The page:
1 AnswerDr. Clifford W. Bassett, MD , Allergy & Immunology, answeredResearch done decades ago by the National Aeronautics and Space Administration (NASA) found that certain house plants can actually "clean the air" of pollutants and dust. A growing amount of plant researchers are identifying various plants that will remove pollutants from your home or place of business. These plants are peace lily, English ivy, weeping fig, devil's ivy, flamingo flower and mother-in-laws tongue. It is estimated that the average size home will benefit from between 6-12 plants.
1 AnswerDr. Mehmet Oz, MD , Cardiology (Cardiovascular Disease), answeredHome air filters sound like they'd be the best things for your lungs since snorkeling tubes. After all, when used and maintained properly, they can filter allergens out of the air.
Unfortunately, many people don't see big benefits after bringing an air filter home. Why? The primary reason isn't a mechanical malfunction, but an owner malfunction. Most people don't service the air filters regularly, so they're not that effective. They don't clean or change components as the directions recommend. If you stick to regular maintenance, however, air filters can be useful for taking allergens out of the air.
1 AnswerDr. Michael Roizen, MD , Internal Medicine, answeredParticulate matter differs from ozone, carbon monoxide and other pollutants in that the term does not refer to a specific chemical but rather a very complex mixture of numerous particles of varying sizes and chemical properties. In general, the higher the concentration of particulate matter of a certain size, the more likely you are to have premature heart and lung disease. The smallest and midsized particles seem to be the most potentially injurious.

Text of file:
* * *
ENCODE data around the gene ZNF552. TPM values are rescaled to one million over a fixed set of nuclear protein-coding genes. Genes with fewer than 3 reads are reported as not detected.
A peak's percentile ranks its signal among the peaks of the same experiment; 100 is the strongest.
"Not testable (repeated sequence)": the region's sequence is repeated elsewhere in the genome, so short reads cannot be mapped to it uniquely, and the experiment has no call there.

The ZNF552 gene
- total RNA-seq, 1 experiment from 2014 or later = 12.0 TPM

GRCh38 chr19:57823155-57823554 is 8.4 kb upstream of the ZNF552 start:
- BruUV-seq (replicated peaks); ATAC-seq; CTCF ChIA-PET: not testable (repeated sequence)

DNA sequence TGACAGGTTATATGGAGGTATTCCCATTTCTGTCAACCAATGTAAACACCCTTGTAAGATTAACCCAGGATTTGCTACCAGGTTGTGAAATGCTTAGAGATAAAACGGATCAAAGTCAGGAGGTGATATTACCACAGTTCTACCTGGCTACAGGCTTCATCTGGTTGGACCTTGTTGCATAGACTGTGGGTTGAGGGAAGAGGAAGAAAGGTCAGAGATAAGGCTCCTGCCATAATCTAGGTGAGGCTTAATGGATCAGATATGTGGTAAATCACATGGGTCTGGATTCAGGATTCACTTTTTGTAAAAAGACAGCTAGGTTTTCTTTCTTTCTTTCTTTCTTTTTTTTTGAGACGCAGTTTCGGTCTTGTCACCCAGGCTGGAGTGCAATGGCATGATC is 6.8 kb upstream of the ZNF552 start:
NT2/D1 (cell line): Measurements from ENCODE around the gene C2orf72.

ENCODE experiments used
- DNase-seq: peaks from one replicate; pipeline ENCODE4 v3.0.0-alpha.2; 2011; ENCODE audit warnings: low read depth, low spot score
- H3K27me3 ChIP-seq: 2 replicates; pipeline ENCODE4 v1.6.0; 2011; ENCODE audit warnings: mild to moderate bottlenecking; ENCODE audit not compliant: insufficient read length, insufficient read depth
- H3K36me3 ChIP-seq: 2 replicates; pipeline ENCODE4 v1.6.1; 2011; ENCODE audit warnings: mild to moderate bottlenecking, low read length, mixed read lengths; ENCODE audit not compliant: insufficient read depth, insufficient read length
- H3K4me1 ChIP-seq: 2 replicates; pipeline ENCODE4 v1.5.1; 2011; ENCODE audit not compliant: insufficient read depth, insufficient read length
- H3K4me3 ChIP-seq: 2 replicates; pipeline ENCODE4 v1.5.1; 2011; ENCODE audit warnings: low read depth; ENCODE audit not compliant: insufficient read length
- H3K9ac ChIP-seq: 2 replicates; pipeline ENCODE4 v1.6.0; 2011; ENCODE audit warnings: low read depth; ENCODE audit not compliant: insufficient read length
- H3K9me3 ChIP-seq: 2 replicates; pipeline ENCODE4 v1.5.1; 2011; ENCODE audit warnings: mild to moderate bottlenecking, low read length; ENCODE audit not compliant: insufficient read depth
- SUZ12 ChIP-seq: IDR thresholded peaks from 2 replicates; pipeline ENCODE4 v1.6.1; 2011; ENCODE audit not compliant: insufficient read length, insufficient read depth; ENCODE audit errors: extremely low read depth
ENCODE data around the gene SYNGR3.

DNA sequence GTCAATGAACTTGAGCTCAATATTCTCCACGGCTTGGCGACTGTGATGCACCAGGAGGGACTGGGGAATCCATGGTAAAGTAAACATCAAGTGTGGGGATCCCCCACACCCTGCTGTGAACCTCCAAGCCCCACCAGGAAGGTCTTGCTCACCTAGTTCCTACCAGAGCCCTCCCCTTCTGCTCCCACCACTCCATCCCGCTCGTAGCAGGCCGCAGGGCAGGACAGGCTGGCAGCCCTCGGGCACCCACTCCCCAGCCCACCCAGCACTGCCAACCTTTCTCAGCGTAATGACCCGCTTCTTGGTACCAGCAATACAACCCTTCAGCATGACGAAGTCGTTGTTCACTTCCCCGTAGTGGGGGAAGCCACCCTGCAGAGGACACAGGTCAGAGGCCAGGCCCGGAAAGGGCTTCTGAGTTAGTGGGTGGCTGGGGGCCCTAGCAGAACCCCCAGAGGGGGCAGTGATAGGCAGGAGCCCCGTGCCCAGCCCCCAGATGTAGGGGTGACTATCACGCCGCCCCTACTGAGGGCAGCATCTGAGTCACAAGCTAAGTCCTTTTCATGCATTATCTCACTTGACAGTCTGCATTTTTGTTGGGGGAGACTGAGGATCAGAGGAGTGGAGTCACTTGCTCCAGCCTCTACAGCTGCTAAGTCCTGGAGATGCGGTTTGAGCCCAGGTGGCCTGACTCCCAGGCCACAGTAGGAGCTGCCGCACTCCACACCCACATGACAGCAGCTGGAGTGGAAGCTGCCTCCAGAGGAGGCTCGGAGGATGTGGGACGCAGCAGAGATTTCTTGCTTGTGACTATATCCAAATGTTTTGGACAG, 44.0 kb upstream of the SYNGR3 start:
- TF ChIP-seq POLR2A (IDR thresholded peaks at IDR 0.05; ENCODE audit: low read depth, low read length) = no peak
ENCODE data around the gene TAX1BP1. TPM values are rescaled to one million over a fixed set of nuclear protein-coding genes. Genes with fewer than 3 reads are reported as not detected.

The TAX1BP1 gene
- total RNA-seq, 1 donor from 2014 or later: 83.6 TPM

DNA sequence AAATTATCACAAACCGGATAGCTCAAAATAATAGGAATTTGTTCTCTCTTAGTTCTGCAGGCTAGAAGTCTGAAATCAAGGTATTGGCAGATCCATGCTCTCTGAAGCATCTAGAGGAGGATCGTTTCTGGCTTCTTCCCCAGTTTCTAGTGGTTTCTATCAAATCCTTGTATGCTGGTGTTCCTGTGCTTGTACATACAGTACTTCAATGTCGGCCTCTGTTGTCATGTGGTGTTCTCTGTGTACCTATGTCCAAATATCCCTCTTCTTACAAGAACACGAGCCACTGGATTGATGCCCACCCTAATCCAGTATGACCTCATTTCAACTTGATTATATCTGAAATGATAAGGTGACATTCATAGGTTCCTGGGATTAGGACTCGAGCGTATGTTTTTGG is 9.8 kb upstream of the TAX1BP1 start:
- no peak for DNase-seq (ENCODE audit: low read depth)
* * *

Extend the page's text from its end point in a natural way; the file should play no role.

Particles that are 10 microns or less in diameter (PM10) are the most easily transported via air (larger particles fall to the ground quickly) and therefore are the most commonly measured particles when analyzing air pollution. Of these, particles in the range of 0.1 to 10 microns are most readily breathed in and retained in the lungs. In fact, the most recent research is focusing upon particles in the 2.5 and smaller micron range (PM2.5) as being perhaps the most important for human disease.
Particles that are smaller than 0.1 micron but greater than in the nanotechnology range are breathed in or out, thus, not retained in the lung. These sized particles do not seem to cause immune dysfunction in the lung, making them less of a problem. Particles greater than 10 microns rarely make it into the lungs -- your cilia in your airways block their entranced and clear them out.
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1 AnswerDr. Paul M. Ehrlich, MD , Allergy & Immunology, answeredMost schools are poorly ventilated. Schools from the '70s were built to have low energy loss -- an admirable goal itself. However, a certain amount of air circulation is required for people in a building, and a percentage of this should be fresh air from outside; some of these building went overboard trying to conserve energy and thus do not meet these standards. A study of radon in schools by the Government Accountability Office (then known as the General Accounting Office) found that over half of those surveyed had poor ventilation, which traps allergens.
If there is any dampness in a building like this, a toxic mold called Stachybotrys chartium may grow. One school in Connecticut was so moldy that it had to be torn down.
1 AnswerHealthCorps answeredThanks to recent technology, the EPA and the National Weather Service have developed downloadable apps for smartphones that allow you to do just that. The AIRNOW app will let you check levels of pollutants and ozone by zip code. It now tracks more than 400 cities across the nation. The UV Index app offers ultraviolet (UV) radiation levels by entering your zip code as well. Having this information can be especially helpful to people who struggle with lung disease, parents who want to be cautious as far as safety outdoors, and for seniors who may be more sensitive to these variables. You might also motivate your teen to be more health conscious if you can impress him with an app!!